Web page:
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Ectopic expression of a grape nitrate transporter VvNPF6.5 improves nitrate content and nitrogen use efficiency in Arabidopsis



Nitrate plays an important role in grapevines vegetative and reproductive development. However, how grapevines uptake, translocate and utilize nitrate and the molecular mechanism still remains to be investigated.


In this study, we report the functional characterization of VvNPF6.5, a member of nitrate transporter 1/peptide transporter family (NRT1/PTR/NPF) in Vitis vinifera. Subcellular localization in Arabidopsis protoplasts indicated that VvNPF6.5 is plasma membrane localized. Quantitative RT-PCR analysis indicated that VvNPF6.5 is expressed predominantly in roots and stems and its expression is rapidly induced by nitrate. Functional characterization using cRNA-injected Xenopus laevis oocytes showed that VvNPF6.5 uptake nitrate in a pH dependent way and function as a dual-affinity nitrate transporter involved in both high- and low-affinity nitrate uptake. Further ectopic expression of VvNPF6.5 in Arabidopsis resulted in more 15NO3 accumulation in shoots and roots and significantly improved nitrogen use efficiency (NUE). Moreover, VvNPF6.5 might participate in the nitrate signaling by positively regulating the expression of primary nitrate response genes.


Our results suggested that VvNPF6.5 encodes a pH-dependent, dual-affinity nitrate transporter. VvNPF6.5 regulates nitrate uptake and allocation in grapevines and is involved in primary nitrate response.


Grapevine is grown extensively throughout the world. In 2018, worldwide vineyard area and grape berry production were approximately 7 million hectares and 75 million tons, respectively [1]. As one of the most important nutrients for grapevines, nitrogen has a great impact on vine vegetative and reproductive development as well as grape composition [2, 3]. Sufficient nitrogen stimulates the vigor of the grapevines, which can increase leaf area and leaf chlorophyll, promote photosynthesis and transpiration, and also can delay leaf senescence [4, 5]. Nonetheless, nitrogen over-fertilized grapevines tend to decrease secondary metabolite synthesis, since grapevines become excessively vegetative, increasing the competition between vegetative and reproductive sinks [6]. Moreover, excessive nitrogen fertilizer could result in waste of resources and environmental contamination, and also presents serious hazards for human health [7]. Nitrogen use is complex in grapevines, as each step, including nitrogen uptake, translocation, assimilation, and remobilization, is governed by multiple interacting genetic and environmental factors [7]. To utilize nitrogen efficiently and regulate grapevines development precisely, the mechanisms of nitrogen uptake, allocation and utilization are needed to be well documented.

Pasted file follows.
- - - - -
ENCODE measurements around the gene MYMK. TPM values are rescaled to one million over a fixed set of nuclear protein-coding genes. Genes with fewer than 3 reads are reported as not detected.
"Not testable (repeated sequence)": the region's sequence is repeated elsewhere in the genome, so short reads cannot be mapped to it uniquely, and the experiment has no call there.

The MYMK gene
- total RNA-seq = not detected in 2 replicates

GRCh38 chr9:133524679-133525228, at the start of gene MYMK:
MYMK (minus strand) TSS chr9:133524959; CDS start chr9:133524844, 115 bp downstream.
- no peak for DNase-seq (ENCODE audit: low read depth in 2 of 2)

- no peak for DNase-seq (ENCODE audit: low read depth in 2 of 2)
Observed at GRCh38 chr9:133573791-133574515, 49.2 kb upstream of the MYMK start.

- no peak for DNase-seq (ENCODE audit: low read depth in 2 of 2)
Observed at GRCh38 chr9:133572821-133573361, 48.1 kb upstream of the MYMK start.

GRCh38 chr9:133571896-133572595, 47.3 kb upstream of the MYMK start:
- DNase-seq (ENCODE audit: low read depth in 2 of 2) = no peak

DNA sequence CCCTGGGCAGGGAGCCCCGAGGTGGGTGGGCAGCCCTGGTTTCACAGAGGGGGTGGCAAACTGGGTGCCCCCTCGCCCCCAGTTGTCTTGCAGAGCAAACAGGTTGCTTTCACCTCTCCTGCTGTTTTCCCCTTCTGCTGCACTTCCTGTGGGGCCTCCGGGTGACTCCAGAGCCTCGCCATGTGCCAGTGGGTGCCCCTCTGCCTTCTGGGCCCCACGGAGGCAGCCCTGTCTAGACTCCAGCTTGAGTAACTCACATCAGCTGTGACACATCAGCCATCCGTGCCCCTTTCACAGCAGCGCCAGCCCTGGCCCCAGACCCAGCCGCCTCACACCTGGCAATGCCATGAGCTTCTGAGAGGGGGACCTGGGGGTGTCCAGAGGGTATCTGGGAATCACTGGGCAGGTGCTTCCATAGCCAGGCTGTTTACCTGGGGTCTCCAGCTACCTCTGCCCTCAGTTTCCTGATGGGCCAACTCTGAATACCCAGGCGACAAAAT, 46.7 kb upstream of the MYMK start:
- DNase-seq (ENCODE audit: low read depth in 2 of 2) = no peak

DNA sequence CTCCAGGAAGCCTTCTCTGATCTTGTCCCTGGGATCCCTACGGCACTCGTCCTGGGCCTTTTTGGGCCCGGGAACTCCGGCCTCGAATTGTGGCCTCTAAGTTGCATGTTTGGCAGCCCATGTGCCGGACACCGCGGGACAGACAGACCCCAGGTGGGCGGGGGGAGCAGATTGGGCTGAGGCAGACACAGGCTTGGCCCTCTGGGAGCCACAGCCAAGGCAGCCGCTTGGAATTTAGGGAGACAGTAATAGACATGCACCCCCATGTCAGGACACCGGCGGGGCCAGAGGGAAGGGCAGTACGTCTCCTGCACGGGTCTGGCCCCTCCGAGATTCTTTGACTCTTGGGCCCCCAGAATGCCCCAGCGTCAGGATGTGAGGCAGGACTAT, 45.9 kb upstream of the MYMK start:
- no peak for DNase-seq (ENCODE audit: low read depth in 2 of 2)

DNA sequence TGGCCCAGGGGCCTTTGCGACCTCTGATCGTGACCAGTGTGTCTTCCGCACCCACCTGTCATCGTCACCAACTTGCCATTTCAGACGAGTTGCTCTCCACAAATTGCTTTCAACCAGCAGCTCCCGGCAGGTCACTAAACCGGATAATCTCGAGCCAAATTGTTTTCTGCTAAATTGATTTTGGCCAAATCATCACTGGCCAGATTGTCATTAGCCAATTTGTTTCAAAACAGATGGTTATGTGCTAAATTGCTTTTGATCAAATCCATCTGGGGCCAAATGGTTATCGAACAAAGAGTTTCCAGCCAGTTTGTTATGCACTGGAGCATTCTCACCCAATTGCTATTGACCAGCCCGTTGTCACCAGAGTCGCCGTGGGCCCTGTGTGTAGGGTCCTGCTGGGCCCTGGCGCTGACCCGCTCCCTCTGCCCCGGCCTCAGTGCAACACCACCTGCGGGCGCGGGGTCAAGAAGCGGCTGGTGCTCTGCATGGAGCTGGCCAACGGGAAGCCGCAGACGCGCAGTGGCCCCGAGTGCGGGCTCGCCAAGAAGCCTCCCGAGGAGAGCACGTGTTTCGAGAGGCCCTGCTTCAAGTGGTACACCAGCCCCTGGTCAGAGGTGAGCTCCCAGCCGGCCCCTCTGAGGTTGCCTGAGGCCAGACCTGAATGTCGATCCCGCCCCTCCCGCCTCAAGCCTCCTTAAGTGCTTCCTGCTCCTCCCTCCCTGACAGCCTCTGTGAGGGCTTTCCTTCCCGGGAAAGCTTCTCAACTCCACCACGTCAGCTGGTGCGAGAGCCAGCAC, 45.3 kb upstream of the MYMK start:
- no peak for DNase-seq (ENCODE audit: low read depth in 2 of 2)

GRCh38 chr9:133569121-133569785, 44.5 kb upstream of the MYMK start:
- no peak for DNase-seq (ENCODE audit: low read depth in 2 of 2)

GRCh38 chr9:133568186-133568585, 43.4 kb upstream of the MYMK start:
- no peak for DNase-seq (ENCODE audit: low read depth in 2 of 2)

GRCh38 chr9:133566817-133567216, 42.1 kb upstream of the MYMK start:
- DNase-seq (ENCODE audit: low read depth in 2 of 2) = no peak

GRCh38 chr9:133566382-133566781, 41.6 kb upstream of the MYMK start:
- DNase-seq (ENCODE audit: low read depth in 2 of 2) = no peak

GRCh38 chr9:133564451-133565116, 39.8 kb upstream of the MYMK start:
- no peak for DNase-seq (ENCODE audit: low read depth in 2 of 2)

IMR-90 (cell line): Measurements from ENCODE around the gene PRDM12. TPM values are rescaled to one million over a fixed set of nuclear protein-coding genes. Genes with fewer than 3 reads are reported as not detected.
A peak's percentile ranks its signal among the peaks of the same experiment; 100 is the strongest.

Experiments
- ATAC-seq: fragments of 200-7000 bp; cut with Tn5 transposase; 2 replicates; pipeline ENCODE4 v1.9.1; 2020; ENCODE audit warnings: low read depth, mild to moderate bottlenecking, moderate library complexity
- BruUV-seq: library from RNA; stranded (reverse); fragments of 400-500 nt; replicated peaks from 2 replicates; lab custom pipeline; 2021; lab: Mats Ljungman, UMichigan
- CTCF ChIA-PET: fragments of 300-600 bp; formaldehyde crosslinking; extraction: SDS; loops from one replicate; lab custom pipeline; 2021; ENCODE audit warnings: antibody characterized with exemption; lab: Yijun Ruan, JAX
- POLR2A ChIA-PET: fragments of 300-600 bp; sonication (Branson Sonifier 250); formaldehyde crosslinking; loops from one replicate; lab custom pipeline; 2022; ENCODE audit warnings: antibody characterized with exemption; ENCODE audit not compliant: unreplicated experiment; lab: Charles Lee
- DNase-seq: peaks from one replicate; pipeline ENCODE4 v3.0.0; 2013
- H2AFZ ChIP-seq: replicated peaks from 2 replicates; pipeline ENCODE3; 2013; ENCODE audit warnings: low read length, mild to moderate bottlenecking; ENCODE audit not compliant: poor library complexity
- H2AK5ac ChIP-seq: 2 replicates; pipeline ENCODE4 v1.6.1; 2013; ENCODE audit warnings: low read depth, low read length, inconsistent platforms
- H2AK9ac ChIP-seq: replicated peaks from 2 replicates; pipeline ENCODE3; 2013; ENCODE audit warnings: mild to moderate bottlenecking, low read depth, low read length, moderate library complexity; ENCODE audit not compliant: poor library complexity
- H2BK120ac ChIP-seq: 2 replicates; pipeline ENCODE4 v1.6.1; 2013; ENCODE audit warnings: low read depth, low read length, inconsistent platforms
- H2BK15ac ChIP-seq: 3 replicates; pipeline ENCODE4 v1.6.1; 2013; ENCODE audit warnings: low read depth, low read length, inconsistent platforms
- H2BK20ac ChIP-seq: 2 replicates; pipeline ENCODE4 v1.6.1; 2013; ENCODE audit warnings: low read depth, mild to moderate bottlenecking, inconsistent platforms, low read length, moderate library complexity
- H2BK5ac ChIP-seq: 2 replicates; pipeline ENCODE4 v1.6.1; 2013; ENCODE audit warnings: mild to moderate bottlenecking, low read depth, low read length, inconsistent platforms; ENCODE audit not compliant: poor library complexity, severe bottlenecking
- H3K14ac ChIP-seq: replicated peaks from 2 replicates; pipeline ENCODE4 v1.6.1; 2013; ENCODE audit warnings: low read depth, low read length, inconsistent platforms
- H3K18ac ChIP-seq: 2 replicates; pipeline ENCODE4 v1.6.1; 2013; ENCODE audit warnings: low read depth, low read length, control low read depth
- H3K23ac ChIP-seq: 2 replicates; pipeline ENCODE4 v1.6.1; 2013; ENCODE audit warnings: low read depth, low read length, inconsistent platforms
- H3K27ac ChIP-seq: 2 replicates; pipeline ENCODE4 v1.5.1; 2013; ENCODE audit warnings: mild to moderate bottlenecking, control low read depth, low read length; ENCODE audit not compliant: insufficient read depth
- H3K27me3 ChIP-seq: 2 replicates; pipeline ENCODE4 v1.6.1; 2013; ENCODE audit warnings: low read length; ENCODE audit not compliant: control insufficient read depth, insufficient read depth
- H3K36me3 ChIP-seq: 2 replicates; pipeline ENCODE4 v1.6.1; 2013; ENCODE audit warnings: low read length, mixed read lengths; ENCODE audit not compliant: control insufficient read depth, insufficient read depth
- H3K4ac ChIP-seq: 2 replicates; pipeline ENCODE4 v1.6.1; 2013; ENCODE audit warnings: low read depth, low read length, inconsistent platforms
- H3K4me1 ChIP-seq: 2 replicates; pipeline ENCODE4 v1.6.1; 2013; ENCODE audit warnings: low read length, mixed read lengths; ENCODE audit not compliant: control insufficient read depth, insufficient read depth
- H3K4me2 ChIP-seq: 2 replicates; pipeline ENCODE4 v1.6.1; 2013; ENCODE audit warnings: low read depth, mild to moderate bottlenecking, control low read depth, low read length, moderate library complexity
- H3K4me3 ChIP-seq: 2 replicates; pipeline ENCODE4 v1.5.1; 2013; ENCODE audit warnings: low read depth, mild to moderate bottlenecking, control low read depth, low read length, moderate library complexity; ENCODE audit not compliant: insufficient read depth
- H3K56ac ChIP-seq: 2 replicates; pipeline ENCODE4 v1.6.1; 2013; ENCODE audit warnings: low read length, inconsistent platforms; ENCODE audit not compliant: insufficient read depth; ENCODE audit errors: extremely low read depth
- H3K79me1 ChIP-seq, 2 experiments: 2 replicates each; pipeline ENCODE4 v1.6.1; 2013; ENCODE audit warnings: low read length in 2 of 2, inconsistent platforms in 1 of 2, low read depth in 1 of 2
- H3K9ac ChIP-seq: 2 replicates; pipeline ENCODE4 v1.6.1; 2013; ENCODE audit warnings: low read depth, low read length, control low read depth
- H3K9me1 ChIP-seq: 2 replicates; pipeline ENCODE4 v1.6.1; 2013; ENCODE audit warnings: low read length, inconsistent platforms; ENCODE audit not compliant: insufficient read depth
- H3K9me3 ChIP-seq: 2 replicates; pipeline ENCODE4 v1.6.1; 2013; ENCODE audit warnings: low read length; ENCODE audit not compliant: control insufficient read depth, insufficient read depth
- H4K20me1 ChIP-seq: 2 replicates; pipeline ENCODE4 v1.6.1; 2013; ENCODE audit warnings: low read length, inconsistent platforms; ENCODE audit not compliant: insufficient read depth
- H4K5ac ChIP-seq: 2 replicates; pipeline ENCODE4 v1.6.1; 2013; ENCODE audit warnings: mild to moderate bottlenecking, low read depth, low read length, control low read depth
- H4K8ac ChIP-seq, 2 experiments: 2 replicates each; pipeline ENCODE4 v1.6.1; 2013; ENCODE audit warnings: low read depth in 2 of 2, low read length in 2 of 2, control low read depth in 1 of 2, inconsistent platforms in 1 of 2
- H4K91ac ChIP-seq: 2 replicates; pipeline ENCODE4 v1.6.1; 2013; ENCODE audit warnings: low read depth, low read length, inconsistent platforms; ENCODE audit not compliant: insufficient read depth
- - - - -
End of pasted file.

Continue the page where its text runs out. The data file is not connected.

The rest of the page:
Nitrate is the major source of nitrogen for most terrestrial plants, especially those grown in aerobic soil conditions [8]. Nitrate concentrations in soil solutions range from very low levels of a few hundred micromolar to around 20 mM, even up to 70 mM [9]. To cope with this wide range of concentrations, plants have evolved two nitrate uptake systems, the high affinity transport system (HATS) and the low-affinity transport system (LATS) [10]. During the past two decades, at least four gene families including nitrate transporter 1/peptide transporter family (NRT1/PTR/NPF), nitrate transporter 2 family (NRT2), chloride channel family (CLC) and slow anion channel-associated homologues (SLAC/SLAH), have been identified to play roles in nitrate transport in higher plants [11].

CHL1 (also named NRT1.1 or NPF6.3) from Arabidopsis was the first identified NRT1/PTR/NPF transporter [12]. As the best-known nitrate transporter, CHL1 displays several unique functional properties. CHL1 could function as a dual-affinity transporter involved in both high- and low-affinity uptake, which was switched by the phosphorylation of T101 [12,13,14]. Meanwhile, the nitrate sensing function of CHL1 governs the expression of NO3-responsive genes and NO3-induced changes in root development [15,16,17]. Moreover, CHL1 could act as an auxin influx facilitator, modulating auxin gradients in lateral root primordia in response to nitrate [18].

Besides CHL1, a number of nitrate transporters have also been reported, which function in different organs or tissues to achieve fine control of nitrate absorption, allocation and utilization. The low affinity nitrate transporters AtNRT1.2, OsNRT1.1 and OsNRT1.1B, and the high affinity nitrate transporters AtNRT2.1, AtNRT2.2, AtNRT2.4, AtNRT2.5, OsNRT2.1, OsNRT2.2 and TaNRT2.1 were all shown to be involved in root nitrate uptake [10]. After being absorbed from soil, nitrate could be subsequent transported to shoots by transporters such as AtNRT1.5, AtNRT1.8, AtNRT1.7, AtNRT1.9, OsNPF2.2, OsNRT2.3a, and LeNRT2.3 [10]. Furthermore, nitrate could be stored in or released from vacuoles by CLCa, CLCb, NRT2.7, NPF5.11, NPF5.12 and NPF5.16 [19]. However, little is known about the nitrate transporters in grapevines.